Ballinagatta Townland

Michael Kelly / Siobhan Ruane

In 1901 there are 5 houses which are all recorded as private dwellings and 3 are 2nd class with two listed as 3rd class. There are 17 outbuildings consisting of 5 stables, 3 piggeries, 2 cow-houses, 2 fowl houses, 2 sheds and one potato house. There were 22 people living in these 5 households, 9 males and 13 females, all of whom were Roman Catholic. The heads of the households were also the landowners except house numbers 1 and 3 where the landowner is recorded as William Glynn.

 

House 1: Glynn / Naon[1]

Elizabeth (70) is the head of the family, she lives with her son Owen (35) and both can read and write and speak English and Irish. Elizabeth is a widow and farmer while Own is single and also a farmer. Patrick Noon (40) and John Barrett (16) are farm servants also living here. John Barrett can read and write and speaks both Irish and English while Patrick cannot read but speaks Irish and English All are Roman Catholic.  The house is a private dwelling with walls of stone or concrete and a roof of thatch, wood or other perishable material. The house has 4 rooms and 4 windows to the front. They have 2 stables, a piggery, a barn, fowl house, potato house and a shed. The landowner is recorded as William Glynn.

House 2: Lyons / Healy

Thomas (40) is the head of the family and is married to Ellen (39) and have two daughters and a son – Mary (14), Michael (11) and Bridget (7). They all can read and write. Also living in the house was Michael Healy (27) brother-in-law, unmarried farmer. All the adults spoke both English and Irish and all were Roman Catholic. Thomas Lyons was also the landowner. The house is a private dwelling with walls of stone or concrete and a roof of thatch, wood or other perishable material. It is recorded as a 2nd class house with 3 rooms and 3 windows to the front. The outbuildings consisted of a stable, cow-house, piggery, barn and a shed.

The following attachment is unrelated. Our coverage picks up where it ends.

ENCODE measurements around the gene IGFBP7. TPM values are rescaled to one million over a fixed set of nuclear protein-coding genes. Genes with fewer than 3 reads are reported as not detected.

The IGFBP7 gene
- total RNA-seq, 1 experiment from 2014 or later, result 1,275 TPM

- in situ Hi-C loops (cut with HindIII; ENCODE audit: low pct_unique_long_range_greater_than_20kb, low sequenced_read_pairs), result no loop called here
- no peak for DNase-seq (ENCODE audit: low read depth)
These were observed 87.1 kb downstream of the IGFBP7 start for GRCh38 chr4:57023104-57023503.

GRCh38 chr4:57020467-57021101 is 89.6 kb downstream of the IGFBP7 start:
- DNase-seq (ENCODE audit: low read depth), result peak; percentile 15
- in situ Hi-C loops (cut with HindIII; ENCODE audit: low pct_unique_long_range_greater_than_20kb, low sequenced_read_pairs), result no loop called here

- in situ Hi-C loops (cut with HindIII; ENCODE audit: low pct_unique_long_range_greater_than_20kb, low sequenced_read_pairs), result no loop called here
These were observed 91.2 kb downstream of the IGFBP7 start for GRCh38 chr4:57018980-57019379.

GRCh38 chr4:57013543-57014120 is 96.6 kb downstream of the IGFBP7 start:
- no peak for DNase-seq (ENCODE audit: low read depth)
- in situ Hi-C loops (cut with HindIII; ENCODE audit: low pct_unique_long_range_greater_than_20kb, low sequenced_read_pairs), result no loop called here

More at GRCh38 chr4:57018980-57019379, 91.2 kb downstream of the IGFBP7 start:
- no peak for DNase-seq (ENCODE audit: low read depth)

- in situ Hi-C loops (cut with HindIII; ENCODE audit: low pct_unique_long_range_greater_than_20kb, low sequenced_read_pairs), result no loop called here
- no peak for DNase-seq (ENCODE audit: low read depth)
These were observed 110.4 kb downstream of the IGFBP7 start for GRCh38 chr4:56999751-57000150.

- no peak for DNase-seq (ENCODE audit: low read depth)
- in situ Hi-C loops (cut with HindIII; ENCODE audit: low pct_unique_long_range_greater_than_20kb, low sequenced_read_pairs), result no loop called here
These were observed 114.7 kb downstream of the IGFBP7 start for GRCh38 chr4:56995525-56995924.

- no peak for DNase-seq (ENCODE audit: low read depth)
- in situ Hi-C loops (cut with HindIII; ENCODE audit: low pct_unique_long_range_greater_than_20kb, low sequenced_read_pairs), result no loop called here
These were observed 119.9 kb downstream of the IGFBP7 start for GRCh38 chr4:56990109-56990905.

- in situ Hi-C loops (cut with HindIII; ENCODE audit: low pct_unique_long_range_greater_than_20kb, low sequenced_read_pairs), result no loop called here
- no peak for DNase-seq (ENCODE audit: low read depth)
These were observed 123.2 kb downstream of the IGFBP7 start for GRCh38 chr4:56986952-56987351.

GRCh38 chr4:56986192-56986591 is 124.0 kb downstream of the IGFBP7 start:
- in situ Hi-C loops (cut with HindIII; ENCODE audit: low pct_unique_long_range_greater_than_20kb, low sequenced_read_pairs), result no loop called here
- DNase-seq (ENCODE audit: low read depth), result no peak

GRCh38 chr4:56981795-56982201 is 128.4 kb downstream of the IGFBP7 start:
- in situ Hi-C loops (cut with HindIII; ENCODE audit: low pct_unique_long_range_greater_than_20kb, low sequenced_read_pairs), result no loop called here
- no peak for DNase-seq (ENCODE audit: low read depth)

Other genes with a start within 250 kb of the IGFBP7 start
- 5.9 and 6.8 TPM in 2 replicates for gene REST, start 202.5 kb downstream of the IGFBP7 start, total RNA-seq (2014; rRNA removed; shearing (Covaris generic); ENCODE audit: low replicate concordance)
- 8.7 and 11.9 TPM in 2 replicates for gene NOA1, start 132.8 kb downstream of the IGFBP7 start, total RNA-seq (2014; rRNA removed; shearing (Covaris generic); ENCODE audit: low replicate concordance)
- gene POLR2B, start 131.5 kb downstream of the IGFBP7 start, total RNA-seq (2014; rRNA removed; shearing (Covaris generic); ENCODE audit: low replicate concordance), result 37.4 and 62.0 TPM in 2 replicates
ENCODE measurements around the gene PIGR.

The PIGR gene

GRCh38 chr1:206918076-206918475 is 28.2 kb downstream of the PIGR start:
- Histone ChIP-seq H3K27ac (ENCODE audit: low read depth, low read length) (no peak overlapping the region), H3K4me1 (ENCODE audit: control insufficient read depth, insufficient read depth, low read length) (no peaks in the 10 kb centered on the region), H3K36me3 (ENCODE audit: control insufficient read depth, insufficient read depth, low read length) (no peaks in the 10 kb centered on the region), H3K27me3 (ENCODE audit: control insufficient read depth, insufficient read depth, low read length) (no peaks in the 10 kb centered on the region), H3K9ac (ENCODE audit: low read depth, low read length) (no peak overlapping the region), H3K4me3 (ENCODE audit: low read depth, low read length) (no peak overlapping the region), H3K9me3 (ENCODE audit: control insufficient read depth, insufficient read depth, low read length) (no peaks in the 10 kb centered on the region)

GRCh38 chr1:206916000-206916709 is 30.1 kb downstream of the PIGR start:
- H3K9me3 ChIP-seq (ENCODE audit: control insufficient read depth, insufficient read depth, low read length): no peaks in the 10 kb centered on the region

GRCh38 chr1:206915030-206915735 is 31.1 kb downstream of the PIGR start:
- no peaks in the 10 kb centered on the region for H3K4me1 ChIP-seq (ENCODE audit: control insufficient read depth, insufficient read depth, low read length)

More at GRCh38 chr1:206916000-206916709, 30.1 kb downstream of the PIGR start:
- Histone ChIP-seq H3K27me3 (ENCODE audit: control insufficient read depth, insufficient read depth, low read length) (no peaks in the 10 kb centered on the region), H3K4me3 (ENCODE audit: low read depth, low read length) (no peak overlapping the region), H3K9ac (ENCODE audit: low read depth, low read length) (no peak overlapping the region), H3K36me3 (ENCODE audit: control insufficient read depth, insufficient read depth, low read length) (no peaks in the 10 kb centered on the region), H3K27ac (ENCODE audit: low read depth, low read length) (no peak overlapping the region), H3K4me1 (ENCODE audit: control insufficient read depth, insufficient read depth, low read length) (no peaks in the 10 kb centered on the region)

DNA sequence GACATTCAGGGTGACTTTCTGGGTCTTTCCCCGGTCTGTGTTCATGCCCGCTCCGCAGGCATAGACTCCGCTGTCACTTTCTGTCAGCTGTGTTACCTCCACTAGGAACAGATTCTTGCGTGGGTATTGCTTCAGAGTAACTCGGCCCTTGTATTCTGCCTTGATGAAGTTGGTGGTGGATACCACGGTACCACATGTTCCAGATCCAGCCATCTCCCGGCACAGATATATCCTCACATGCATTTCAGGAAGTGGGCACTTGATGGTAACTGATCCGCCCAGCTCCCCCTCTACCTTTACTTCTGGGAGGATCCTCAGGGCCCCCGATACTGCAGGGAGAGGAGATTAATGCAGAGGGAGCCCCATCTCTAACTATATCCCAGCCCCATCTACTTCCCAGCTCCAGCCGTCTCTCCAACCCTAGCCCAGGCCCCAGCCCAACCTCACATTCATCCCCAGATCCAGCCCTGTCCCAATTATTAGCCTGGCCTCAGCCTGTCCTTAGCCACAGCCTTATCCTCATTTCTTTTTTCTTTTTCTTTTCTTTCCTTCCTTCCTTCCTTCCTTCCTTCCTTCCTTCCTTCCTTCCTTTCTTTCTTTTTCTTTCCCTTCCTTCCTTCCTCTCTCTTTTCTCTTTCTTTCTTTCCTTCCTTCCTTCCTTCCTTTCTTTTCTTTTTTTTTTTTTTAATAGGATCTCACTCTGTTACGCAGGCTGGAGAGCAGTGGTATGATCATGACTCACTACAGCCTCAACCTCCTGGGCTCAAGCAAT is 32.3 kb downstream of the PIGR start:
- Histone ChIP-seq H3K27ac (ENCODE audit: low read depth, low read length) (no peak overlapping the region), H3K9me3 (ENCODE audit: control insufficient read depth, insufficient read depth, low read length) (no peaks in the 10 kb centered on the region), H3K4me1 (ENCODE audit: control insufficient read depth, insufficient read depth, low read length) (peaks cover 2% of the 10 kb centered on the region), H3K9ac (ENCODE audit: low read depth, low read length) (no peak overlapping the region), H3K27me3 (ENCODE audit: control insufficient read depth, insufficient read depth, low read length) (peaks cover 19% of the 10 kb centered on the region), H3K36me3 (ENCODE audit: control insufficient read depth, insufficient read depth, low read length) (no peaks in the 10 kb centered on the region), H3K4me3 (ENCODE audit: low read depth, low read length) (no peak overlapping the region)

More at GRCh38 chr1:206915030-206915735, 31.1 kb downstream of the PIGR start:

House 3: Connor / Gilmore

Bridget (75) is the head of the family, she cannot read but speaks Irish and English, is a widow and a labourer. She shares the house with her grand-daughter Ellen Gilmore (8). Ellen can read and write, speaks English and is a scholar. Both are Roman Catholic. The house is a 2nd class private dwelling with stone, brick or concrete walls and a roof of thatch, wood or other perishable material. The house has 2 rooms with 2 windows to the front. The only outbuilding is a fowl-house and the landowner is recorded as William Glynn.

[1] Noon is transcribed as Naon

House 4: Healy

John (55) is the head of the family and lives with his wife Catherine (40), son Patrick (13) and his unmarried sister Catherine (50). Both John and wife Catherine could read only, Patrick could read and write and his sister Catherine could do neither. All were Roman Catholic. John is a farmer.  The house was a 2nd class private dwelling with walls of stone, brick or concrete and a rood of thatch, wood or other perishable material. There were 3 rooms with 3 windows to the front. The only outbuilding is a stable. The census from was signed by John using his mark which was witnessed by Constable Doonan.

House 5:  Kenny

Patrick (62),   the head of the family was born in Co. Leitrim and was married to Bessie who came from Co. Longford. They had four daughters – Lucy B (15), Maggie T (14), Sarah (10) and Alice (8). All the children were born in County Galway. All occupants could read and write and all were Roman Catholic. Patrick was a farmer and Bessie a house-keeper. The house was a 3rd class private dwelling with stone, brick or concrete walls and a roof of slate, iron or tiles. The house had 3 rooms with 1 window to the front.

 

This page was added on 03/03/2020.

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